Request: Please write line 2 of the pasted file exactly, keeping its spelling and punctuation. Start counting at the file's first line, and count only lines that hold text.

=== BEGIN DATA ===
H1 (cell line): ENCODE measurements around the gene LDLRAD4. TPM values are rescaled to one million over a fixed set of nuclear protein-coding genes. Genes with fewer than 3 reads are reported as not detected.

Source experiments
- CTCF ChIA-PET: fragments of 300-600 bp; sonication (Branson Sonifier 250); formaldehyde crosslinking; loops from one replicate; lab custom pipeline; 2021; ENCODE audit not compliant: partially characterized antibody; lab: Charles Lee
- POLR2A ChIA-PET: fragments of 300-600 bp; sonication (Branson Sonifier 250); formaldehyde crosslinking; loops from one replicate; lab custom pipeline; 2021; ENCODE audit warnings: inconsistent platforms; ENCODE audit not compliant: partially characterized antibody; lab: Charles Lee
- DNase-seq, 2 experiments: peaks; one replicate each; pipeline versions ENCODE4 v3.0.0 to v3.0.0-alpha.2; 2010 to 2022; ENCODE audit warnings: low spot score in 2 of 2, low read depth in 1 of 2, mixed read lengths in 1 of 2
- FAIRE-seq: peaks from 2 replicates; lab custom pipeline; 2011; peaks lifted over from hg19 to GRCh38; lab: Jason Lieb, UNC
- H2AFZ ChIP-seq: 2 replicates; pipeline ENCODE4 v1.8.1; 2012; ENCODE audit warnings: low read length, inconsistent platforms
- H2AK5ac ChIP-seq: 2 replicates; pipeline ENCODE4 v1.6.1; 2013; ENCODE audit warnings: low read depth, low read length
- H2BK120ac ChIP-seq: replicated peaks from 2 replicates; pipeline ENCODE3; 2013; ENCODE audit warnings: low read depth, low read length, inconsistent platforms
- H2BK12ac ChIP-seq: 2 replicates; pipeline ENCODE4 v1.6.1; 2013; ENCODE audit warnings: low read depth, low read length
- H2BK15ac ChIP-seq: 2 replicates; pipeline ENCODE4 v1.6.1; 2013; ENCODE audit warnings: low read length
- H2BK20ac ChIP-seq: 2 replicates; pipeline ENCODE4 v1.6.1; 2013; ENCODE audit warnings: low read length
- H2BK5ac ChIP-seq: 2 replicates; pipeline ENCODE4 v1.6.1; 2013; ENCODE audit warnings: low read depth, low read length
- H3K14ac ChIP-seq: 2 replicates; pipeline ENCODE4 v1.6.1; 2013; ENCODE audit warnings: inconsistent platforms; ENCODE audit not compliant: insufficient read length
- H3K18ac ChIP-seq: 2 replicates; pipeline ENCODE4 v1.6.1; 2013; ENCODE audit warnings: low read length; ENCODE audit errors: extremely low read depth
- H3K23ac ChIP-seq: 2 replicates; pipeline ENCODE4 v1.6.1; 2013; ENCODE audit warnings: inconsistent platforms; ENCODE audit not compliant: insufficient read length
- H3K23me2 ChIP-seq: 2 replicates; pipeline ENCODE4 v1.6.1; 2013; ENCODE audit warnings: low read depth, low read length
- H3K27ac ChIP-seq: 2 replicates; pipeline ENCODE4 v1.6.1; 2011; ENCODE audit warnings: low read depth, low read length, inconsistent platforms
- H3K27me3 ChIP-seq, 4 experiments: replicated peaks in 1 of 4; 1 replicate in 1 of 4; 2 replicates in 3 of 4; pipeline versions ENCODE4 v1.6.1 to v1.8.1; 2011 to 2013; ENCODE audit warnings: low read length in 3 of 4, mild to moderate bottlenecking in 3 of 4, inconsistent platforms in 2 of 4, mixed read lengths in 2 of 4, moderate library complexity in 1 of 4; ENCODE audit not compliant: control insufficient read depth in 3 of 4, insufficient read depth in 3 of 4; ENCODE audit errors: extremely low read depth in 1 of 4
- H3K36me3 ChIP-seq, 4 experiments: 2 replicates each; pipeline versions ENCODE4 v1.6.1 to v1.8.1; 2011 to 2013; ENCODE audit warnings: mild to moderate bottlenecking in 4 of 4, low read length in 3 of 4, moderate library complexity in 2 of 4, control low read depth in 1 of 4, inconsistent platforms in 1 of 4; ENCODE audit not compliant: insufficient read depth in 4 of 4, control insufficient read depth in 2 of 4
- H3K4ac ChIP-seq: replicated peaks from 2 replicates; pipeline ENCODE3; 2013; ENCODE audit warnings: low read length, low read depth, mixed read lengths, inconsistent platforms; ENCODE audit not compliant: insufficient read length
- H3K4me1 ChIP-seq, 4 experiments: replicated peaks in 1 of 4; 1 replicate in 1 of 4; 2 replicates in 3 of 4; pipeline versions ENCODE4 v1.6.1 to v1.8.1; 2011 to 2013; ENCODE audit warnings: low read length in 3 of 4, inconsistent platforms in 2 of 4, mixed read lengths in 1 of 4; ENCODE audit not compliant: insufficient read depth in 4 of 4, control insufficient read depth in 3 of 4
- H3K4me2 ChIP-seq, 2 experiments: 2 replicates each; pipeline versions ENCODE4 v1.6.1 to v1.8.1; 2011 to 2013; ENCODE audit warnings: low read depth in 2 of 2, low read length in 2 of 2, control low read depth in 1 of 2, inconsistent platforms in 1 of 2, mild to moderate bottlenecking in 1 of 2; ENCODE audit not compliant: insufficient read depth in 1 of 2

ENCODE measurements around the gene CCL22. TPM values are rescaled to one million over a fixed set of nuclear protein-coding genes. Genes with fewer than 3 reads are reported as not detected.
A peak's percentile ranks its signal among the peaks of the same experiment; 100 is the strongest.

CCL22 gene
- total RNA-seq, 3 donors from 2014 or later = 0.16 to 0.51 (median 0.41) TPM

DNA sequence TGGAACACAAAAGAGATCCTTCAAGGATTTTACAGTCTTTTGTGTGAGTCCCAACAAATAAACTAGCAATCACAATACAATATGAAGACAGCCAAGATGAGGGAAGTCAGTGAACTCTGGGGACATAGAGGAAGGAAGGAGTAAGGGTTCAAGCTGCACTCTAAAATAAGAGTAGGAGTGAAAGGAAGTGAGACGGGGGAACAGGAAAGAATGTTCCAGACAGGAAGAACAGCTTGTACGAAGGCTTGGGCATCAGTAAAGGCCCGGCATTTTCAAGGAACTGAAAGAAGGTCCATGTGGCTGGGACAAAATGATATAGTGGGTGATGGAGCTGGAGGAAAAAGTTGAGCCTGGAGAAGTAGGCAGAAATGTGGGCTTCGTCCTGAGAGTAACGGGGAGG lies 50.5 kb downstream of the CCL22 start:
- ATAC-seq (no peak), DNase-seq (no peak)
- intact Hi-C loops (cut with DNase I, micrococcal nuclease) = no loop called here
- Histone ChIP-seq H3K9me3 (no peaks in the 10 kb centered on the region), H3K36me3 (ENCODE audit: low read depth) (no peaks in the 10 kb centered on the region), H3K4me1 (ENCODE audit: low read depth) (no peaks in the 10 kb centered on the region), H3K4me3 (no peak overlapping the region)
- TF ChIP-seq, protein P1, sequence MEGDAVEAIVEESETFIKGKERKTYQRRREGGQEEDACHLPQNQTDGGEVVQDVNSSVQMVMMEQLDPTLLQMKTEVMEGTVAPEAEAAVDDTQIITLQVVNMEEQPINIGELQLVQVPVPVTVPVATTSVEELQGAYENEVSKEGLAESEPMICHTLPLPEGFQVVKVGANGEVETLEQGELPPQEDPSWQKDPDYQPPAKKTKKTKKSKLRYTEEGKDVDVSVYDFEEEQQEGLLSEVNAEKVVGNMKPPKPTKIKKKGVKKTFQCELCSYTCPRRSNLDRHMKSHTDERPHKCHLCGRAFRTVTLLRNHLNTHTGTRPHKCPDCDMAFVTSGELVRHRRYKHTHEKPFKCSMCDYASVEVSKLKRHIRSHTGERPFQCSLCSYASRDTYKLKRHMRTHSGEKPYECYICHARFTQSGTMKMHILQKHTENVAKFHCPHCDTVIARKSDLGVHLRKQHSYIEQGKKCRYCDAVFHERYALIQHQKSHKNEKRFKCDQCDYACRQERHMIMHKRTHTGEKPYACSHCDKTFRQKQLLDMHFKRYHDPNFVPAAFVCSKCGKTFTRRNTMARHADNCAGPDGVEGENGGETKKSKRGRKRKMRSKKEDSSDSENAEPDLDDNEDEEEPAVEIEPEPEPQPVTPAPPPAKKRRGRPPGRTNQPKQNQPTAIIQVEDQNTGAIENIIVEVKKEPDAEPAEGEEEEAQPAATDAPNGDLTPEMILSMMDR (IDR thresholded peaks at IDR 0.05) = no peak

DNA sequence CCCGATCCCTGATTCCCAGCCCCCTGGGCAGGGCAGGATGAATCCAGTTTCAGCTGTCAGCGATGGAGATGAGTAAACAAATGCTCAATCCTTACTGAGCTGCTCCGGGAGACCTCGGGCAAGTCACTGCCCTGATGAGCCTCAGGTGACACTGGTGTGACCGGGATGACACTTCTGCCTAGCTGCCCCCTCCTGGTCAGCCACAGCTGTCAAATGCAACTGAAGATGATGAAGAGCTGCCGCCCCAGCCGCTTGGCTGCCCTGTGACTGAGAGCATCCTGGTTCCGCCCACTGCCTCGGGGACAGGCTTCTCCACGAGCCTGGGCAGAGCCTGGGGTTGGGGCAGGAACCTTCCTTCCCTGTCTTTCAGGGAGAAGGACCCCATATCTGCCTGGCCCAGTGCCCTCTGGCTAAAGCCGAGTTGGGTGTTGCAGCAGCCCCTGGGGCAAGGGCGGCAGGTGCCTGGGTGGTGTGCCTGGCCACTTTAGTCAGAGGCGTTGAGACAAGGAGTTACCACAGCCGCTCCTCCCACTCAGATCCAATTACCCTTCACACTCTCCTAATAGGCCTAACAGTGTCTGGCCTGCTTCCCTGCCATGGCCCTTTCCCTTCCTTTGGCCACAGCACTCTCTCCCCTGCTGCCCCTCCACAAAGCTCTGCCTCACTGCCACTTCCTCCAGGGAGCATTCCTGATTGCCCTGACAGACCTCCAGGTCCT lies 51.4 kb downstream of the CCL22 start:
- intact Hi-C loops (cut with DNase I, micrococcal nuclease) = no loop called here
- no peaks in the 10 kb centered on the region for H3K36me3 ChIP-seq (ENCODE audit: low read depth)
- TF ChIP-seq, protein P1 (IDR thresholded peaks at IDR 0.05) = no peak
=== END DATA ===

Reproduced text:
Source experiments